--K John Carney missed his first field goal of the year, when 49ers linebacker Manny Lawson blocked his second attempt of the game, which was returned 74 yards by CB Nate Clements for a score. He then clicked on his third attempt, a 48-yarder. "Missing the field goal was just one of those things," he said. "The guy (Lawson) made a great athletic play. Give him credit."
REPORT CARD VS. 49ERS
PASSING OFFENSE: B -- It was a case of do no harm for QB Eli Manning, who had precise performance and managed the game well. He completed 15 of 31 passes for 161 yards and a touchdown but wasn't sacked. For the second game in a row he turned WR Steve Smith, a second-year player, into the team's leading receiver. Primarily, this was because the 49ers spent much time double-covering WR Plaxico Burress. Smith had four receptions for 39 yards while Burress had three for 24 but caught Manning's only TD pass, a 14-yarder. The "new offense" that doesn't involve the tight end very much in the passing game worked well again. TE Kevin Boss was clutch with his blocking and, in fact, opening the final lane for RB Brandon Jacobs' game-long dash of 24 yards.
RUSHING OFFENSE: B -- The Giants gained 112 yards rushing, not nearly their best output of the season but an efficient performance that did not include a single turnover. RB Brandon Jacobs, the team's leading rusher, added 69 yards to his season total that has now reached 516 and scored twice on runs of 26 and two yards. RB Ahmad Bradshaw, who hadn't been used much in recent weeks, carried the ball eight times for 28 yards and caught one pass. Boss and OLT David Diehl were instrumental in blocking for the run when the plays went wide, and C Shaun O'Hara teamed with RG Chris Snee and LG Rich Seubert to open the middle. It was, all in all, an unspectacular but workmanlike rushing game.
PASS DEFENSE: B-minus -- J.T. O'Sullivan completed 16 of 28 passes for 256 yards and a TD, but more importantly converted 12 first downs by passing. In all, the 49ers had 13 first downs. He was sacked six times and despite the presence of superstar running back Frank Gore, it was the journeyman QB who led the team in rushing with four scrambles for 27 yards. FS Michael Johnson, a second-year player, had the first two interceptions of his career, one leading to a field goal and the other snuffing a 49ers' drive deep in Giant territory. On the down side, LCB Aaron Ross continued to have extreme difficulty covering receivers; two weeks ago it was Cleveland's Braylon Edwards and Sunday it was 49er rookie Josh Morgan, who caught five passes for 86 yards and one touchdown. DE Justin Tuck had two sacks, giving him five for the season but keeping him one behind DT Fred Robbins, who had one sack.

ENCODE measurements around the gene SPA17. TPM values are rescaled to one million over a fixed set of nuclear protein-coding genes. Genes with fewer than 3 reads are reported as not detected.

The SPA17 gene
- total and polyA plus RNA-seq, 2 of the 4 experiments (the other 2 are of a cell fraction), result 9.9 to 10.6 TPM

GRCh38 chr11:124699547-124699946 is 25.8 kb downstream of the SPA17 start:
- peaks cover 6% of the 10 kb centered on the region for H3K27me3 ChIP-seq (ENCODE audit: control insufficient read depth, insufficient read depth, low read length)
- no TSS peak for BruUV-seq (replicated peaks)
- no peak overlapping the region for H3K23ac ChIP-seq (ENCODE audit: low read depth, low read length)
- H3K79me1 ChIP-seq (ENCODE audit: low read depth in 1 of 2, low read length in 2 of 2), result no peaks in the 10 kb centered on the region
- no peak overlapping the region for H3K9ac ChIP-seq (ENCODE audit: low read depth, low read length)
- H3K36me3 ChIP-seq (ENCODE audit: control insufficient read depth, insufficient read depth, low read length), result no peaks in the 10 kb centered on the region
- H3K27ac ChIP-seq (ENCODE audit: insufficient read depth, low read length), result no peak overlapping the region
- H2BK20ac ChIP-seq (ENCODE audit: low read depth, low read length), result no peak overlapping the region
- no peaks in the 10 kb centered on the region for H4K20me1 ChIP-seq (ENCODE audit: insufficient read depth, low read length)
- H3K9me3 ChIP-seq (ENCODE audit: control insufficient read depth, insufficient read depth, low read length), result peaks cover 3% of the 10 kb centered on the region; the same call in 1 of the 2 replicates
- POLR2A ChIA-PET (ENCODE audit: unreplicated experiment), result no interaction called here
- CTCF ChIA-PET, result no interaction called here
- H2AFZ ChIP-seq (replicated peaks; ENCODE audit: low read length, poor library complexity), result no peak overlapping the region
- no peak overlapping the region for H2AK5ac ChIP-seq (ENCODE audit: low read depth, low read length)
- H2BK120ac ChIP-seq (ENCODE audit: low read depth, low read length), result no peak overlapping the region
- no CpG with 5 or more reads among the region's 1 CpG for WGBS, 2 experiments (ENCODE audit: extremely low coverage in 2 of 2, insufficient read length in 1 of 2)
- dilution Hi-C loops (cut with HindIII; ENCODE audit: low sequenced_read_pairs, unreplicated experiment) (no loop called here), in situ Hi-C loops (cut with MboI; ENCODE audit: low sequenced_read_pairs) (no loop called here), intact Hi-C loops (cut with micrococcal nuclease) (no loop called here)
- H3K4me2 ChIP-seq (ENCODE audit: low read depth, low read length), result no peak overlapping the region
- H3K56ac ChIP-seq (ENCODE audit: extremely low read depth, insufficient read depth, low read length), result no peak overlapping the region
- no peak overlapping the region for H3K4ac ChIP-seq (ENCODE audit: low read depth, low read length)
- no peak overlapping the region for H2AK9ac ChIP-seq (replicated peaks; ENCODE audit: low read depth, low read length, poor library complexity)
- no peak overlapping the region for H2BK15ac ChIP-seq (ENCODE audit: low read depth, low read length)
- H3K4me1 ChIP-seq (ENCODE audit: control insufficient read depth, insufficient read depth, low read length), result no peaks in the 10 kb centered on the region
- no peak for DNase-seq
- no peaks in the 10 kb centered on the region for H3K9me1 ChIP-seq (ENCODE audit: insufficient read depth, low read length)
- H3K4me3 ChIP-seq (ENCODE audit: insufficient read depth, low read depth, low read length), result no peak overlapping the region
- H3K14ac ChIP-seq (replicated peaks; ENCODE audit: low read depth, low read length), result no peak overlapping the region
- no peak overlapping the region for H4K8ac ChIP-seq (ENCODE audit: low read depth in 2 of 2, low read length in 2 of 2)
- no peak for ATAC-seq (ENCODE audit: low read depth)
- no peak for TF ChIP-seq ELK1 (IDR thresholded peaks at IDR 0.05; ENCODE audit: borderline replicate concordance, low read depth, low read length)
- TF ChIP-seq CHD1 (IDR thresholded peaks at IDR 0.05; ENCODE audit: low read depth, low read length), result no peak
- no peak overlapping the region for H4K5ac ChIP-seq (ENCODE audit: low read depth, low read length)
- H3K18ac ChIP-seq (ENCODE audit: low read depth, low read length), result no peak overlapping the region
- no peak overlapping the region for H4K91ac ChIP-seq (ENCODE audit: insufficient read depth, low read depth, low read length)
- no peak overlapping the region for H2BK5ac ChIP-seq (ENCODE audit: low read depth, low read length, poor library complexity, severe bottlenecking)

RUSH DEFENSE: A -- Frank Gore was limited to 11 carries and 11 rushing yards as the team clearly concentrated on the 49ers' running game to force J.T. O'Sullivan to pass. Chase Blackburn, starting for injured veteran Antonio Pierce, led the team with 10 tackles and twice dropped Gore behind the line of scrimmage for costly losses. Reserve DE Dave Tollefson had five tackles, and DE Mathias Kiwanuka added four. DE Justin Tuck had three tackles, all in the backfield for losses, and twice forced fumbles. DTs Fred Robbins and Barry Cofield combined for four tackles, three of them for losses.
SPECIAL TEAMS: B -- K John Carney finally missed a field goal when his second of three attempts was blocked and returned 74 yards for a touchdown by 49ers CB Nate Clements. But Carney made his other two, one from 48 yards, and now has made 14 of 15 on the season. P Jeff Feagles, who was a little slow on the hold for Carney's blocked attempt, punted six times for a 48.8 average (45.5 net). Ahmad Bradshaw had five kickoff returns for a 21.8 average. Kick coverage resulted in three 49ers punt returns for zero yards and an 18.8 kickoff return average in six attempts.
COACHING: B -- Defensive coordinator Steve Spagnuolo obviously attempted to force young QB J.T. O'Sullivan to pass by shutting down the 49ers' running game, and it worked flawlessly. Star RB Frank Gore had 11 yards rushing, the team had 35 and it was O'Sullivan who was the "leading rusher" with 27 yards on four run-for-your-life scrambles. Offensively, coordinator Kevin Gilbride is still mysteriously reluctant to use RB Ahmad Bradshaw except on token opportunities, but overall it was a smart mix of run and pass, concentrating on the rushing game. The Giants ran the ball 32 times and passed exactly half that many times. Head coach Tom Coughlin is having success with his careful use of QB Eli Manning, not creating situations where he must pass but setting up a game plan that will allow him to manage the game at peak efficiency.